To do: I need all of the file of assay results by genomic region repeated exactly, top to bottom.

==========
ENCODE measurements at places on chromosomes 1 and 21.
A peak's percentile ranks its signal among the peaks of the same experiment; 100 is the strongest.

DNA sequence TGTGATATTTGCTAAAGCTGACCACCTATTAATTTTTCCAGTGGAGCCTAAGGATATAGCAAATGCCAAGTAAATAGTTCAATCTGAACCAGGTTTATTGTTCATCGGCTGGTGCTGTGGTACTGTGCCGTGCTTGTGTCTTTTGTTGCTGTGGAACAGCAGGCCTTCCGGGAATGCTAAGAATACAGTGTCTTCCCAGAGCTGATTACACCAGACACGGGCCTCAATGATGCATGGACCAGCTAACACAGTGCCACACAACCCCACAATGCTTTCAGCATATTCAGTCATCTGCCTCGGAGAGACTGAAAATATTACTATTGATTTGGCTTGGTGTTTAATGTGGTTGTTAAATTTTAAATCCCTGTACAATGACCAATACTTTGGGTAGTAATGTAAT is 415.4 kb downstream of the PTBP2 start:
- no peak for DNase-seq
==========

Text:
ENCODE measurements at places on chromosomes 1 and 21.
A peak's percentile ranks its signal among the peaks of the same experiment; 100 is the strongest.

DNA sequence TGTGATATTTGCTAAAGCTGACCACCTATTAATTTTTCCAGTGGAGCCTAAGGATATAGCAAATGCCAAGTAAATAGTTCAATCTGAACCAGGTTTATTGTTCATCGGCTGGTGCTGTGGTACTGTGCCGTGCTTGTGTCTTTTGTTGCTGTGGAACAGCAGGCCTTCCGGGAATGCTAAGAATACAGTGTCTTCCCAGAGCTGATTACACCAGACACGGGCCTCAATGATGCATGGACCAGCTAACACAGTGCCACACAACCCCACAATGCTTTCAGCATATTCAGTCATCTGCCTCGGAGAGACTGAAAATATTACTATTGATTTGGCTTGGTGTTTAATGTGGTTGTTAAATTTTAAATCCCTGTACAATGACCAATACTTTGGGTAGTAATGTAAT is 415.4 kb downstream of the PTBP2 start:
- no peak for DNase-seq